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Why are people with HIV still not being told about U=U?

Hester Phillips

13 March 2024

A South African study is one of the first to examine why healthcare workers are not talking to people with HIV about the benefits of viral suppression for sexual relationships

Healthcare provider talking to woman
Photos are used for illustrative purposes. They do not imply health status or behaviour. Credit: iStock/AndersonCoelho

Research in South Africa suggests many people with HIV are still unaware that HIV cannot be passed on through sex if someone is virally suppressed. And healthcare workers are not discussing the issue for fear it will lead to more infections. 

What is the research about? 

How well people with HIV in South Africa understand what undetectable = untransmittable (U=U) means. And the reasons why healthcare workers might avoid talking about U=U. Researchers held focus group discussions with 42 healthcare providers in Gauteng and Free State provinces. They also held focus group discussions and interviewed 54 people with HIV in Johannesburg, half of whom had been recently diagnosed.  

Why is this research important? 

In 2016, the U=U campaign began to promote the social, mental and emotional benefits of being virally suppressed and thereby having zero risk of passing on HIV through sex. But this message is still not being widely shared in many countries. It is important for U=U to be communicated more widely, especially in healthcare settings as it is proven to motivate people to stay on HIV treatment, and it can also increase well-being and reduce stigma.  

What did they find out? 

People newly diagnosed with HIV understood the health benefits of antiretroviral treatment (ART). But they knew little about U=U. Many believed that people with HIV would always be infectious and so must always use condoms. Even people who had been living with HIV for longer and had more knowledge about ART doubted it would be safe to have condomless sex if they were virally suppressed.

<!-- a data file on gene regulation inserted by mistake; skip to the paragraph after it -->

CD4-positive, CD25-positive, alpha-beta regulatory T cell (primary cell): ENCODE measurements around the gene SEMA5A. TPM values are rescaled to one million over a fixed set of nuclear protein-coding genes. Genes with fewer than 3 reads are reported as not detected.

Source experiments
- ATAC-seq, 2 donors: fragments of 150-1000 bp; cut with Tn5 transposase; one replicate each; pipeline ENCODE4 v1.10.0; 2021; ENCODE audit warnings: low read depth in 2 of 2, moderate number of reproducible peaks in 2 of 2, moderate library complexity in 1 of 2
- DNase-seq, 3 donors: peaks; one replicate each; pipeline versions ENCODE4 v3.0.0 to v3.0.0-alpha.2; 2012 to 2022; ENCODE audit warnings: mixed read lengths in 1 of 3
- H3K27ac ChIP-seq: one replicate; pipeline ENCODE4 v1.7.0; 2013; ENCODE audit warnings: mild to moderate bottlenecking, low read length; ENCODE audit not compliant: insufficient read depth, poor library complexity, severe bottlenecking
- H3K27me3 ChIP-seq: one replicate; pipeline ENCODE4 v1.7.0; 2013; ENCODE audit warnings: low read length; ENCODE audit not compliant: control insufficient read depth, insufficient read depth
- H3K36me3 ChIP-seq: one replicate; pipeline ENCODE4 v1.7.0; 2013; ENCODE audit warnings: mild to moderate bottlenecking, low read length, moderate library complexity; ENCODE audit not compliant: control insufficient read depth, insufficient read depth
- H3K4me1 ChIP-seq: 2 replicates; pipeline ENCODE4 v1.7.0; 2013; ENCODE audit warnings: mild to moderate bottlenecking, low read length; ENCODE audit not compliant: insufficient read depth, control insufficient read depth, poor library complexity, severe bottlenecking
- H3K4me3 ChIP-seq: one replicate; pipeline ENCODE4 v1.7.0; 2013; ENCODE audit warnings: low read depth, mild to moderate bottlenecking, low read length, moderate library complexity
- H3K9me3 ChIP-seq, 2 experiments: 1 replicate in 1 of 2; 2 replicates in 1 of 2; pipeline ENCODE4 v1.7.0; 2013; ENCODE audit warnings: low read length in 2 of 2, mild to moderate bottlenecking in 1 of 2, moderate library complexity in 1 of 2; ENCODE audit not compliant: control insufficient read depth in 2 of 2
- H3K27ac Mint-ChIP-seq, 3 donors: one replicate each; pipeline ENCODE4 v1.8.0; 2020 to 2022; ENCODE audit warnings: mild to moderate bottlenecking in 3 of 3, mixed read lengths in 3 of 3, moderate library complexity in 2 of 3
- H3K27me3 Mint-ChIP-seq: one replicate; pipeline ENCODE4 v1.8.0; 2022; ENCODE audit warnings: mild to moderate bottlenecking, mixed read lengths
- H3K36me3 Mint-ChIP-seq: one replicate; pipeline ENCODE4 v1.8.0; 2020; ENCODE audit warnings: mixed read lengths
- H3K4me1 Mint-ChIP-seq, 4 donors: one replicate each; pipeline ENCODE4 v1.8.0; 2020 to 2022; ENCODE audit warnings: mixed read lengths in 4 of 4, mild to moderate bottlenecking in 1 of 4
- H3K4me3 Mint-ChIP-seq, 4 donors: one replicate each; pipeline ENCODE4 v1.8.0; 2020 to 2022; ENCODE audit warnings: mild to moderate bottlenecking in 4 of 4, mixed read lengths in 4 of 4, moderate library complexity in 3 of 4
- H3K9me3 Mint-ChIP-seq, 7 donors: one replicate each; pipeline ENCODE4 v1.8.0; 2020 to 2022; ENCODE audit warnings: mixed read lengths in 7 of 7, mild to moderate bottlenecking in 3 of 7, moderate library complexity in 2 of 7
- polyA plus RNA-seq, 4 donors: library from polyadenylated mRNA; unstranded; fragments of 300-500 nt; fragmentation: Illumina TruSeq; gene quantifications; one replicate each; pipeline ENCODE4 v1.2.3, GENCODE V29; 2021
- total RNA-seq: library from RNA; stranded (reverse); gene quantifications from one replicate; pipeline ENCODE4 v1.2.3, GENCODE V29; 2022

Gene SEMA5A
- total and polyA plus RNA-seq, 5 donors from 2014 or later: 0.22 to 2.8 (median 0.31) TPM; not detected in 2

Some people with HIV were aware that being virally suppressed would help them maintain good health, and that viral suppression stopped HIV being passed on to infants. But the idea that U=U could prevent sexual transmission was not well known. Yet many people with HIV said they would prefer to use ART over condoms if it was safe, especially in long-term relationships.  

People with HIV said healthcare providers did not always talk about viral load testing. As one woman said: “They don’t [viral load] test you and even if they do test you, they’re not going to communicate or translate the results or interpret them to make sure that you understand.”  

There was uneven knowledge about U=U among healthcare providers. Nurses were more aware of it than lay counsellors.  

Healthcare providers said there was a need to strike a balance between promoting U=U and promoting condom use. They were reluctant to share information about not using condoms. This is because using condoms is the approved strategy for preventing all sexually transmitted infections.  

Healthcare providers were also uncertain if their patients would understand U=U information and apply it safely. Their biggest fear was that they would be indirectly responsible for HIV infections if people with HIV misunderstood what U=U meant or thought they were virally suppressed when they weren’t. 

Some people with HIV felt that U=U could make it easier to tell partners they had HIV. But one of the biggest concerns was that people in general are unaware of U=U. So an HIV-negative partner might not believe a partner with HIV if they told them about U=U. 

What does this mean for HIV services? 

HIV counselling should include information about U=U. And this should include the fact that having sex without a condom will not lead to HIV transmission if someone is virally suppressed.  

But this messaging must be tailored to an individual’s circumstances and how well they are adhering to ART. It should be made clear that condomless sex is only carries zero risk of HIV transmission if someone is virally suppressed.  

There is also a need to increase access to viral load testing and ensure healthcare providers clearly explain what these results mean. Healthcare providers were clear about the need for standardised viral load and U=U communication training for anyone engaged in HIV care. 

In addition, there is a need to increase understanding of U=U within the wider community. Using social and mainstream media to share the U=U message can help increase this awareness. People with HIV also need support and guidance on how best to talk to partners about U=U and their viral load.

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